The Queen of Hip-Hop Soul, Mary Jane Blige, turns 50 years old today.

MJB’s place in the music business is unique. She embodies the kind of grit that earns her credibility among those who consider themselves “street,” but at the same, she possesses an elegance that allows her to move through the most glamorous spaces without seeming out of place.

As a vocalist, MJB can stand toe-to-toe with the very best, and as an actress, she is proving herself to be the real deal. And with almost 30 years in an industry that is notoriously negligent to its veterans, Mary J. Blige has maintained relevance in a way that very few have.

Join me in celebrating Queen Mary.

“Real Love”


“I Can Love You” (featuring Lil’ Kim)


“Not Gon Cry”


“No More Drama”


“Everything”

We’re only a week into 2021 and the year is coming through with big hold-my-beer energy. And ion like det.

In 1991, Sounds of Blackness blessed us with a message that never gets old: Be optimistic. Even when you’re down and not feeling so good; even when’re stuck in a panny with no end in sight; even when it seems like the country you live in can’t seem to get it together. Just remember that everything will be fine — as long as you keep your head to the sky.

If you’re wondering why the song’s lyrics and melody touch you in a special way, it’s because it co-written by none other than Jimmy Jam & Terry Lewis (along with SOB director Gary Hines).

Click play and be blessed.

Saweetie just dropped something for the summertime, except its winter. But we’ll take it, because with everything’s that’s happening in the world, we could use some upbeat music.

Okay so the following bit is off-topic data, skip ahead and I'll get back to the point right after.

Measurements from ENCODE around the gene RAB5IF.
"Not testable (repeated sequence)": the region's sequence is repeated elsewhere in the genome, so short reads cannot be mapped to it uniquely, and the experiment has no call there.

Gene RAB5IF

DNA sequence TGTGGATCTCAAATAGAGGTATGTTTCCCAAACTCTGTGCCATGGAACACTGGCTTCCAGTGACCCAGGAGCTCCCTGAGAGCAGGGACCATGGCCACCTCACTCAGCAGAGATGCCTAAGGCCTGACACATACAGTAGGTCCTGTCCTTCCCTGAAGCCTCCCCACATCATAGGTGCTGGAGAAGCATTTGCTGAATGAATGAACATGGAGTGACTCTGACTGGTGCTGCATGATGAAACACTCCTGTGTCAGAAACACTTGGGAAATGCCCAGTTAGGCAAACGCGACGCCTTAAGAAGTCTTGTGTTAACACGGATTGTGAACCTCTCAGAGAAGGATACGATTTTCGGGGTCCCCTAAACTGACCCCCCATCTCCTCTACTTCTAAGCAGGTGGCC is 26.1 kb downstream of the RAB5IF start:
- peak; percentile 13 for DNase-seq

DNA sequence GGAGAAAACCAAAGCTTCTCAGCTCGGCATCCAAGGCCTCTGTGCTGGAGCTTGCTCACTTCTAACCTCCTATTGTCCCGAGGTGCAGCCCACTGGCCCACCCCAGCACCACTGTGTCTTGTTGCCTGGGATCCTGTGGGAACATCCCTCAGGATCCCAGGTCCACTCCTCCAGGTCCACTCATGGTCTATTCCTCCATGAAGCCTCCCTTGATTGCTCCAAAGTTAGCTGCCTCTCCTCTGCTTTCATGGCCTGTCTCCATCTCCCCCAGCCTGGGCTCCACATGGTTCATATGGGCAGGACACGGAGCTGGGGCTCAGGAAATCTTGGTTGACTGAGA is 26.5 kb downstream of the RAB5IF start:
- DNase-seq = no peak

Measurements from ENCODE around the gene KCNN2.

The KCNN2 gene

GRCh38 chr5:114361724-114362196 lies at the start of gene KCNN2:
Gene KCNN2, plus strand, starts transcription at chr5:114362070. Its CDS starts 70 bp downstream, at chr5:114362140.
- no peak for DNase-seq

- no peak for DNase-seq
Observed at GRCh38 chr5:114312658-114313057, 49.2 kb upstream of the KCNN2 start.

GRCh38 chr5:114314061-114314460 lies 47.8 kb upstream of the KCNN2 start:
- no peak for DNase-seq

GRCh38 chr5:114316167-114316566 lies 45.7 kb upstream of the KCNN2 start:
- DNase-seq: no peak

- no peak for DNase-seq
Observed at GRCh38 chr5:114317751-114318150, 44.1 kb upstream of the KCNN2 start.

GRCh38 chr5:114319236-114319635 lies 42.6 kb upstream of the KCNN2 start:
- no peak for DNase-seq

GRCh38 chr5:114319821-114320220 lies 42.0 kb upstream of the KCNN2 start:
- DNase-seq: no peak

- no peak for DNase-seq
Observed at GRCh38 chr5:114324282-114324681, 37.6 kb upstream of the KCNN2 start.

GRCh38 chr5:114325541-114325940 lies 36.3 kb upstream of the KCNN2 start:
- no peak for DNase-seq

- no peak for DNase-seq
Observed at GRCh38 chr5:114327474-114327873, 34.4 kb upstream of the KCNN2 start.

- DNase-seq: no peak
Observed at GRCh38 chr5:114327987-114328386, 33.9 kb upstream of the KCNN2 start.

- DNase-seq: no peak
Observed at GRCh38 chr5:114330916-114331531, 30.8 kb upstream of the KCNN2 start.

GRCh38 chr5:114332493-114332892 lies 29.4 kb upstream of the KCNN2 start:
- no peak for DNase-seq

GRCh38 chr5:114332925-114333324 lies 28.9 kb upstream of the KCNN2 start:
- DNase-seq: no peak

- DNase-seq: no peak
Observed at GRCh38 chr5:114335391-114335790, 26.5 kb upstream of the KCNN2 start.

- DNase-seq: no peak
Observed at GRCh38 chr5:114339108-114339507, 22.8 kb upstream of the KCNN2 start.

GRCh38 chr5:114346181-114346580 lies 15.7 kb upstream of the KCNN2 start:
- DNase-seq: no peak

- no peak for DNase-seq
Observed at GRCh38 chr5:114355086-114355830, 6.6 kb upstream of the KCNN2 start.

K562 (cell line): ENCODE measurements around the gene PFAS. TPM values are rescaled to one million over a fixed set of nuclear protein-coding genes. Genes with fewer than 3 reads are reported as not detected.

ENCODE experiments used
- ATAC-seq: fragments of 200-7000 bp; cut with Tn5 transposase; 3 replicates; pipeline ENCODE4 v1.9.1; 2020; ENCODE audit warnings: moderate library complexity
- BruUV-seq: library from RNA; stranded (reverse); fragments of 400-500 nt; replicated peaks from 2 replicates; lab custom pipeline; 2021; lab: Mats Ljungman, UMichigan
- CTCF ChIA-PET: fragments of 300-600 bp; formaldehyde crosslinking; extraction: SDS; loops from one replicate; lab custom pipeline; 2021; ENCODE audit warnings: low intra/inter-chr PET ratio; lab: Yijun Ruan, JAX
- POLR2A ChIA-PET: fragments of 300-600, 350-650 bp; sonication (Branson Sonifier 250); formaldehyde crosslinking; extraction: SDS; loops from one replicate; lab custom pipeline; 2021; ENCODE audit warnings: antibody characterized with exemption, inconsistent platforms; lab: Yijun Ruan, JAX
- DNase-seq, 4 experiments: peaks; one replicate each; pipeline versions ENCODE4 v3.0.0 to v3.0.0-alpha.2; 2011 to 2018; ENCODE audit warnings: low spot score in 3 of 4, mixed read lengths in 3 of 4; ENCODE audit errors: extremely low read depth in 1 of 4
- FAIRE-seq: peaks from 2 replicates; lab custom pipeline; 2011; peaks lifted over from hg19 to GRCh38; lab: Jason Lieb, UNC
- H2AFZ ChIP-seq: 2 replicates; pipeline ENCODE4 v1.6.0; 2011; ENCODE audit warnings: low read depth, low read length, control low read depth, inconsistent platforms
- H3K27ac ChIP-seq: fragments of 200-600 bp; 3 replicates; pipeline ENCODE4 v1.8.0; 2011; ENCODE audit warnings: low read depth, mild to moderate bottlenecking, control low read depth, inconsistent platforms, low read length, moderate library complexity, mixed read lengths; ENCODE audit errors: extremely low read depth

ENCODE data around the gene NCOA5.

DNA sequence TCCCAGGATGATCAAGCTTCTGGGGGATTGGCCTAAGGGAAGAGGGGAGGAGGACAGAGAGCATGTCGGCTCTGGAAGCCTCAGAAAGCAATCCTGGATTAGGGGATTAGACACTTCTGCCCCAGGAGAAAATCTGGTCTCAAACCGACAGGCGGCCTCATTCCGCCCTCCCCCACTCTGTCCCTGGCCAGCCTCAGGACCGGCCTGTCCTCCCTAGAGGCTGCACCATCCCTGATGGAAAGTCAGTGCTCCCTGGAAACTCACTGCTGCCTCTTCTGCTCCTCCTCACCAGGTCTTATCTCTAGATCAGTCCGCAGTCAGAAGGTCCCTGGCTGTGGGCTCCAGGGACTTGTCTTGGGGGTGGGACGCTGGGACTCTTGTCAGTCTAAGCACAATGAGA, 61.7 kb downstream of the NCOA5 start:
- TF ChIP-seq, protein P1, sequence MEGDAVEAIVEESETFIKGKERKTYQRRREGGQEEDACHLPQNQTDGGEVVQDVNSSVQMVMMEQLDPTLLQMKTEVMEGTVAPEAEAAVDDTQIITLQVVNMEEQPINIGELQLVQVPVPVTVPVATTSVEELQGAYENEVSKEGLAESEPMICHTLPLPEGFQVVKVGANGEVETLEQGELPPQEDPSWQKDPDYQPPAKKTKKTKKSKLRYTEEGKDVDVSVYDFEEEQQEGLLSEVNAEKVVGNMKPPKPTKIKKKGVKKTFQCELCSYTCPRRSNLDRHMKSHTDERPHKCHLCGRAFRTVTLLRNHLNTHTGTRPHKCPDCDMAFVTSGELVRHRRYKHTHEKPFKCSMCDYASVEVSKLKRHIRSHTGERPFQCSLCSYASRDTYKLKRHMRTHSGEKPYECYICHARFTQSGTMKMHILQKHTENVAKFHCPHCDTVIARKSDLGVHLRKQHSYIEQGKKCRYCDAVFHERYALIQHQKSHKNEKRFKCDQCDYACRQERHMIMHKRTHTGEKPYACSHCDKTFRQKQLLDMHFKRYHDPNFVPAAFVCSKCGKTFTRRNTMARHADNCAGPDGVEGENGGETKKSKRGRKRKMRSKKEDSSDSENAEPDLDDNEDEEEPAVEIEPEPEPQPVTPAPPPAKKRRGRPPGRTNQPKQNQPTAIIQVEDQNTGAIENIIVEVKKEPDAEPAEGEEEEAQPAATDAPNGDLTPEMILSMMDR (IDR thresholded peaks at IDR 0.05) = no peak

“Best Friend,” which features Doja Cat, is one that doesn’t time to grow on you. It goes on the first listen, and it’s simply unfortunate that we’ll never be able to hear this one at the club — and by we, I am referring to everyone except people in Atlanta and Houston, who are clearly immune to COVID.

Much like the song itself, the “Best Friend” visual is also an instant winner. Click play.

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The year was 1999 and there were people bunkering because they thought some sort of apocalypse was going to accompany the turn of the millennium.

While the idea of a new millennium inspired fear in some, it inspired hope in others. With K-Ci on the hook, Will Smith’s “Will 2K” — from his second solo album, Willennium (of course)— approaches the new millennium in a celebratory mood and a confidence that suggests that Will knew our computers weren’t going to crash simultaneously at midnight on January 1, 2000.

“Will 2K” samples “Rock the Casbah” by The Clash and “Superrappin’” by Grandmaster Flash & the Furious Five, and peaked at No. 25 on the Billboard Hot 100. With this Thursday also being the last day of this trash-ass year, this song feels appropriate in theme and in mood. Happy new year, everyone!

Chloe x Halle are sending us into the new year with a simple-yet-amazing video for their latest single, “Don’t Make It Harder on Me.” I’ll admit: When I first came across the duo a few years ago, I wasn’t an immediate fan. However, the Bailey sisters have delivered more consistently than anyone else in 2020, so consider me a member of their hive.

“Don’t Make It Harder on Me” is a soulful ballad about a former lover circling back to cause trouble in your new relationship, being all nice and making you forget why they became your ex. The song feels like a throwback to the ’70s — like something Rotary Connection would make.